A court would have to turn back the clock to a time before the New Deal – and reject well-established policies like taxing to pay for Social Security and Medicare – in order to find that the individual responsibility policy exceeds Congress’ authority to promote the “general welfare” of Americans by enforcing the individual responsibility policy with a tax.
The Necessary and Proper Clause permits Congress to “make all laws necessary and proper for executing its power.” The Supreme Court settled the meaning of the Necessary and Proper Clause 190 years ago in Justice Marshall’s landmark decision in McCullough v. Maryland. That case established that the Necessary and Proper Clause does not limit the powers of Congress, but is “placed among the powers of Congress.” This clause goes hand in hand with the Commerce Clause to ensure congressional authority to regulate activity with a significant economic impact. Congress is permitted to “make all laws which shall be necessary and proper for carrying into execution the foregoing powers and all other powers vested by this Constitution in the United States.”
Similar cornerstones of the social safety net, like Social Security, Medicare and Medicaid, have long been upheld by the courts. Congress has enacted various requirements throughout the years, such as the requirement to register for the draft, pay minimum wages, and pay taxes, including the taxes deducted from paychecks to pay for Social Security and Medicare. These are the well-established foundations for the individual responsibility policy enacted in the Affordable Care Act.
Bipartisan Support for Individual Responsibility
The individual responsibility policy is constitutional and has also enjoyed substantial bipartisan support.� According to some health care experts, it was an idea first proposed by Republicans.
Republicans proposed individual responsibility in late 1980s.� As Democrats considered options for health reform in the late 1980s, Republicans responded with a competing plan that “would preserve a role for markets but would also achieve universal coverage,” according to conservative health economist Mark Pauly. [NPR, 2/15/10]� “We called this responsible national health insurance,” Pauly continued.� “There was a kind of an ethical and moral support for the notion that people shouldn’t be allowed to free-ride on the charity of fellow citizens.”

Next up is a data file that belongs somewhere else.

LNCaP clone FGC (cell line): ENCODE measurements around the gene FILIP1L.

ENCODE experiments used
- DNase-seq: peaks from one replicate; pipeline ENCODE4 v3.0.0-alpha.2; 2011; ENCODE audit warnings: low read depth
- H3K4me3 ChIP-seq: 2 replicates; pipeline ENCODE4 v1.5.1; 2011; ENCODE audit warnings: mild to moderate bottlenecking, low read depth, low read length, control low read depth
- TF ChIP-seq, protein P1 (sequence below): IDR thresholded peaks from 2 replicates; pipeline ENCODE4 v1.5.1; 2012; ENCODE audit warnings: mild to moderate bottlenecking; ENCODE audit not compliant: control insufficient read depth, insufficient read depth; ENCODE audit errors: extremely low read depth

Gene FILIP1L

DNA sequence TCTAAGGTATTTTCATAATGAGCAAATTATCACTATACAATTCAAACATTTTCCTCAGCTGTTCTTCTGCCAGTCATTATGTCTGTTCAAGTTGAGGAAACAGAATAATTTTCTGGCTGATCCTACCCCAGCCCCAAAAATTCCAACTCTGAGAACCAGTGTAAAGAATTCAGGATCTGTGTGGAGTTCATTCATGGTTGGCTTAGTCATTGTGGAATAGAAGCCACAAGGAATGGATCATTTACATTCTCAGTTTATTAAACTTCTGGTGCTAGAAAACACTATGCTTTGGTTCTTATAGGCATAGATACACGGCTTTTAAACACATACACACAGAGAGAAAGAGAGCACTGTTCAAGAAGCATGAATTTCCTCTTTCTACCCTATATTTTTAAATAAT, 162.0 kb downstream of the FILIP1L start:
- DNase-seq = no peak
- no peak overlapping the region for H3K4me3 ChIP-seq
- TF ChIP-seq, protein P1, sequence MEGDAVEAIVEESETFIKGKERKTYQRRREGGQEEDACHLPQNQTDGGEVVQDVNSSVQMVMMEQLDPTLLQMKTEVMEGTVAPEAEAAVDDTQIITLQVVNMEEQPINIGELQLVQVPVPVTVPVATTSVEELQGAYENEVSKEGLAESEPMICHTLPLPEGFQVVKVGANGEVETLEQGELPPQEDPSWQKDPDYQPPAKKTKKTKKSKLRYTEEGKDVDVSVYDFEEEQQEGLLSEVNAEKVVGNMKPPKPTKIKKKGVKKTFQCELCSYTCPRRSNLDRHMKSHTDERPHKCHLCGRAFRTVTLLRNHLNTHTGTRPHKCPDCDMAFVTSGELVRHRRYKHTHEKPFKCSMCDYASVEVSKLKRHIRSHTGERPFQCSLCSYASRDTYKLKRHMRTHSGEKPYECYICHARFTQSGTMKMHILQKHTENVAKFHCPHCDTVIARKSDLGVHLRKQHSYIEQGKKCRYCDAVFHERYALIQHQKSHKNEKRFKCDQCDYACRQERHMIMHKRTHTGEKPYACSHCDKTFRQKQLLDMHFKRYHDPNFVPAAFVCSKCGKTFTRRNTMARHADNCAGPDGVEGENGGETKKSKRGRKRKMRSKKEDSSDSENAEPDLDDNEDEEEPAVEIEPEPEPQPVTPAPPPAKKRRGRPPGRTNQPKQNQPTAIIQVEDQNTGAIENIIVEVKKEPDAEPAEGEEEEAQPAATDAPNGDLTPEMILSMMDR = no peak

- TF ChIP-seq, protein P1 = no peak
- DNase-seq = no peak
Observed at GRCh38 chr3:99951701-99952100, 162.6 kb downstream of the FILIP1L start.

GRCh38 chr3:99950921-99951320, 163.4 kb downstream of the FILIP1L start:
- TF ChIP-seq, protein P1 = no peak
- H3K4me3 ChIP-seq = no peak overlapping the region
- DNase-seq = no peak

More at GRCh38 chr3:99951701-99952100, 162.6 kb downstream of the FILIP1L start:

Republican Senators cosponsored, supported individual responsibility legislation.� In 1993, Senator John Chafee (R-RI) introduced legislation (S.1770) which included an individual responsibility policy, that “each individual who is a citizen or a lawful permanent resident of the United States shall be covered under a qualified health plan or an equivalent health care program” (Section 1501). �Nineteen Republican Senators cosponsored this legislation, including four sitting Senators, Senator Orrin Hatch (R-UT), Senator Charles Grassley (R-IA), Senator Robert Bennett (R-UT) and Senator Christopher Bond (R-MO).� More recently, five Republican Senators cosponsored legislation introduced by Senator Wyden (D-OR) in February 2009, S.391, which also included an individual responsibility policy.� These Senators are Senator Lamar Alexander (R-TN), Senator Robert Bennett (R-UT), Senator Mike Crapo (R-ID), Senator Lindsey Graham (R-SC), and Senator Judd Gregg (R-NH). �
Last summer, Senate Finance Committee Ranking Member Grassley affirmed his support for the individual responsibility policy.� “But when it comes to states requiring it for automobile insurance, the principle then ought to lie the same way for health insurance, because everybody has some health insurance costs, and if you aren’t insured, there’s no free lunch. Somebody else is paying for it.” [Fox News Sunday, 6/15/09]� Senator Grassley concluded, “I believe that there is a bipartisan consensus to have individual mandates.”
 ���� The original states are Florida, South Carolina, Nebraska, Texas, Utah, Louisiana, Alabama, Michigan, Colorado, Pennsylvania, Washington, Idaho, and South Dakota.
 ���� The additional states are Alaska, Indiana, North Dakota, Mississippi, Nevada, Arizona, and Georgia.